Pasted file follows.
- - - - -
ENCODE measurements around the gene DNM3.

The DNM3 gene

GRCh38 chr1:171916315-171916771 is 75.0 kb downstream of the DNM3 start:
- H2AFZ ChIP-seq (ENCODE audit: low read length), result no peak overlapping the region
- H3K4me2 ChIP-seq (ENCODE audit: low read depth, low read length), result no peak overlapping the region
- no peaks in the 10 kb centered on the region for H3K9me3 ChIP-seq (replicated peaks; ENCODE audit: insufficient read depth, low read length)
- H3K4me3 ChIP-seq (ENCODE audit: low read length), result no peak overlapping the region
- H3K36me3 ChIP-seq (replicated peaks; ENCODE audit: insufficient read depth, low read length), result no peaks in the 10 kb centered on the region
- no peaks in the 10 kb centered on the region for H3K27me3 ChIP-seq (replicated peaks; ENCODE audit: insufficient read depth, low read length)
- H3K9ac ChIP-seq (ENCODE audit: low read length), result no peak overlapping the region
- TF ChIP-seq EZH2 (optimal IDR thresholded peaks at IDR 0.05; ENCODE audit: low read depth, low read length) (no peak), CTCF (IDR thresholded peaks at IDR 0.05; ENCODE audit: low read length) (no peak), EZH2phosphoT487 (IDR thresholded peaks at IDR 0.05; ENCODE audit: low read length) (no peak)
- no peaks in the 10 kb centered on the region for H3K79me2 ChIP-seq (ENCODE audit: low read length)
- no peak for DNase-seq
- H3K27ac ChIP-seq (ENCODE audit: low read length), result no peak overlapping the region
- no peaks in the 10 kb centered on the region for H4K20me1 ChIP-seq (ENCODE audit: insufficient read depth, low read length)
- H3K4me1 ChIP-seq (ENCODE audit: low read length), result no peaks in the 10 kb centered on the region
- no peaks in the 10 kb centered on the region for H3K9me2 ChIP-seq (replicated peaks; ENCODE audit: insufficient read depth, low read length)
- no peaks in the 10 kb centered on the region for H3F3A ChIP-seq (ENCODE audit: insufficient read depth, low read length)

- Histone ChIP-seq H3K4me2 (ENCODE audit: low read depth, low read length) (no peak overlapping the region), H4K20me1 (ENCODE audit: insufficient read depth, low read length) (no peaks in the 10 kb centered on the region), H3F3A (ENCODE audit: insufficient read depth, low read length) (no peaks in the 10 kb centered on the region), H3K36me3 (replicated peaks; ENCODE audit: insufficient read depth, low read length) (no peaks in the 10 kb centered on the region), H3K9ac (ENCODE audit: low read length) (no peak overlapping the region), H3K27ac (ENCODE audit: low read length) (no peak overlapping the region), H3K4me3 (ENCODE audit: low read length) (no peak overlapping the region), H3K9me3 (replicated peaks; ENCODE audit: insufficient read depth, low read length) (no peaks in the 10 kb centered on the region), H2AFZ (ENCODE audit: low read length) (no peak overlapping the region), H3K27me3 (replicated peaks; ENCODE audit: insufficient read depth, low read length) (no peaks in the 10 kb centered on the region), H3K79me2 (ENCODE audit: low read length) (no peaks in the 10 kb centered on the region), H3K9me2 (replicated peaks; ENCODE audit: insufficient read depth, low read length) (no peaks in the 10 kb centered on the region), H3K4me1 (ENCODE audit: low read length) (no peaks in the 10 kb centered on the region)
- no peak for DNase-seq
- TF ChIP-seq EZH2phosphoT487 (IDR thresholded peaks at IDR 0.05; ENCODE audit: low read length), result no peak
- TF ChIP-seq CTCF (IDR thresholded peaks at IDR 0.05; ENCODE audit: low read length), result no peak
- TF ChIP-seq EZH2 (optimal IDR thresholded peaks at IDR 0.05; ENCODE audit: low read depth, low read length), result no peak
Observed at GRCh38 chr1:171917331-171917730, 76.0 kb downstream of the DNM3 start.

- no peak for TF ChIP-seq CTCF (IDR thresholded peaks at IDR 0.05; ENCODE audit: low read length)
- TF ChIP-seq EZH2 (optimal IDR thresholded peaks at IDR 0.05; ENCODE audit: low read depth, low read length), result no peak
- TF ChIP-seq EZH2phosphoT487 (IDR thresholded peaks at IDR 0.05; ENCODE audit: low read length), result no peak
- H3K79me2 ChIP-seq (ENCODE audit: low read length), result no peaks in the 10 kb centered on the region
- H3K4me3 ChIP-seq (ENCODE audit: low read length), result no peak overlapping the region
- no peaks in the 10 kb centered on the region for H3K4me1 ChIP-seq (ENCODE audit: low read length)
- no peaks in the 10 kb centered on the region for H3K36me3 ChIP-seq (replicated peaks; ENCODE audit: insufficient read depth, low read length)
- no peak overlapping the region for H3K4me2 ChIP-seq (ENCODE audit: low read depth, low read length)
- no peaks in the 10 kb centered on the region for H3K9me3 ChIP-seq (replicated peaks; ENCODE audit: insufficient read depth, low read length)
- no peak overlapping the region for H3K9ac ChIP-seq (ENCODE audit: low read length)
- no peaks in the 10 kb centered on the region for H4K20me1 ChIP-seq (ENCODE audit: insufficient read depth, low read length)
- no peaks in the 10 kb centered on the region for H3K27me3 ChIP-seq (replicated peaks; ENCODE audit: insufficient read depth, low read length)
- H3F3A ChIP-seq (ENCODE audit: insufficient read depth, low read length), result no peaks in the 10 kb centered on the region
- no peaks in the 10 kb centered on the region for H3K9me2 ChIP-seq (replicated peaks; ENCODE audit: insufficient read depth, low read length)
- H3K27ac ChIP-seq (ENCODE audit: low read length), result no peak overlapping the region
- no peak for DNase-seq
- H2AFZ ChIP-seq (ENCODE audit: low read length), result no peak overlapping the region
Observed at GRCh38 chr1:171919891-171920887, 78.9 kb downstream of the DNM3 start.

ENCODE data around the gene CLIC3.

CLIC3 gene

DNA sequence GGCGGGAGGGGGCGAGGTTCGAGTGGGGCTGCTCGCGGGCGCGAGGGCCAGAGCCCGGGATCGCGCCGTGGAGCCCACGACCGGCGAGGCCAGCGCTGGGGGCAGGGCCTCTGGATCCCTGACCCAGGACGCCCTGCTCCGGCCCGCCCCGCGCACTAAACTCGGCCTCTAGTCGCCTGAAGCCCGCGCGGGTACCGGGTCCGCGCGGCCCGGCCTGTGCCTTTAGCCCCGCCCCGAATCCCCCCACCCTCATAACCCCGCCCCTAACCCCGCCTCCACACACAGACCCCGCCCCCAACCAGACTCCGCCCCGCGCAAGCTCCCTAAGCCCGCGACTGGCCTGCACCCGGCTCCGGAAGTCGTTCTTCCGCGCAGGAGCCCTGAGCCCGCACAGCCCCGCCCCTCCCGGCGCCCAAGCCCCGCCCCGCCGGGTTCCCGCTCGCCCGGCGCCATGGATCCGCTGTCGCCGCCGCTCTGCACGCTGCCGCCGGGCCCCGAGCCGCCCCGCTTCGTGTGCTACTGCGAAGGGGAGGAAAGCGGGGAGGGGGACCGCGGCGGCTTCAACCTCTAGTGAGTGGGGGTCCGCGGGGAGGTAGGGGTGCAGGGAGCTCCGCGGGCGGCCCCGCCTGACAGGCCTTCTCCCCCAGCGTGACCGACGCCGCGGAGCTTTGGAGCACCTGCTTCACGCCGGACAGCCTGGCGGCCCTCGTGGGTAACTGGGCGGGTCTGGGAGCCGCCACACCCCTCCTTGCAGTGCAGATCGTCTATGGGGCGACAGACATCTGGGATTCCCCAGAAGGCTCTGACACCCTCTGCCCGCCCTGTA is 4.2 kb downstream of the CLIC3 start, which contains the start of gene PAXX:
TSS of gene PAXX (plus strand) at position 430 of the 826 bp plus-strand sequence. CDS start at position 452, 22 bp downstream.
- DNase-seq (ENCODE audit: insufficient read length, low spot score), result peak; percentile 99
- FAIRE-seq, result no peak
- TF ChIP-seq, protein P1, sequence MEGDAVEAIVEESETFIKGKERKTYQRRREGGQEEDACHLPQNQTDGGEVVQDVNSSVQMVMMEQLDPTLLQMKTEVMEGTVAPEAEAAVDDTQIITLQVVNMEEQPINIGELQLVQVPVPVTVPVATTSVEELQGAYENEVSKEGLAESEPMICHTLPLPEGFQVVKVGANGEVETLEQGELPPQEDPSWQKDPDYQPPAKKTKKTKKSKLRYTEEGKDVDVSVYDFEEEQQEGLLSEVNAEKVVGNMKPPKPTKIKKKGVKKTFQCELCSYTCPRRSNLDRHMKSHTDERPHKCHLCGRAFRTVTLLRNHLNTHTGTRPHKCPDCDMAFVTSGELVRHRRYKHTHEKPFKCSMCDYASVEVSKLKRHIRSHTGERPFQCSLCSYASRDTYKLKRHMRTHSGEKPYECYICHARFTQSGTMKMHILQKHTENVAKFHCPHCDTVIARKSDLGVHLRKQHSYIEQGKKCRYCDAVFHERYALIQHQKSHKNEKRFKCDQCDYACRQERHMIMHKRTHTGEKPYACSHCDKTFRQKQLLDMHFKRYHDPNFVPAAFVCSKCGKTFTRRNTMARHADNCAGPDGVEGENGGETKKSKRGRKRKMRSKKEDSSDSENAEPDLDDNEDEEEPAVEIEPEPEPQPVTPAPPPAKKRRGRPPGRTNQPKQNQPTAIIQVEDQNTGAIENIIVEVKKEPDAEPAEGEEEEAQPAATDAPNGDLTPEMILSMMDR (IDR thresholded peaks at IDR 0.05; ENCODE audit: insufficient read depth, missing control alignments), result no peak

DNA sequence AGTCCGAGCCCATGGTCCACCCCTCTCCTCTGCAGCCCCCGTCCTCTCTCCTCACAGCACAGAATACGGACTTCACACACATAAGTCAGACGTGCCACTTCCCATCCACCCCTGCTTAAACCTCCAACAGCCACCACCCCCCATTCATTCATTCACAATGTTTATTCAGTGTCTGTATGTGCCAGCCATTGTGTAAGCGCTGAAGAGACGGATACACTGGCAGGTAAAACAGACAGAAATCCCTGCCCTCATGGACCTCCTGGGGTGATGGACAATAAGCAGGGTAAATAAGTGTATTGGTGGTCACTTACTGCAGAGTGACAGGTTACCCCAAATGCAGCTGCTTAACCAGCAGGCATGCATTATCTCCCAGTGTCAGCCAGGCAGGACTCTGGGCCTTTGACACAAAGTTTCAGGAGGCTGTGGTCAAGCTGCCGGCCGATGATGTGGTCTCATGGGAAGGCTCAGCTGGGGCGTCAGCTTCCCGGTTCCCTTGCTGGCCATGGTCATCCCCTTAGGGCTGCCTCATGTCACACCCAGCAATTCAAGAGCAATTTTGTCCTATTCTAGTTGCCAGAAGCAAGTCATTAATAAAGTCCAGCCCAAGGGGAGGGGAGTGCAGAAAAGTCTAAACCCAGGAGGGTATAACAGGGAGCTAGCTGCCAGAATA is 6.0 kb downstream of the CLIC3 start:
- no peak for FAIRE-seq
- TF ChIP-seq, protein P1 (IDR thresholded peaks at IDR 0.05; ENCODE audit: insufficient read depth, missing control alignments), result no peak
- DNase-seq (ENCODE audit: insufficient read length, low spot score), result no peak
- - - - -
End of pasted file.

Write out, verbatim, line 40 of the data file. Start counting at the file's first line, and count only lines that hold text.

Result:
- no peak for DNase-seq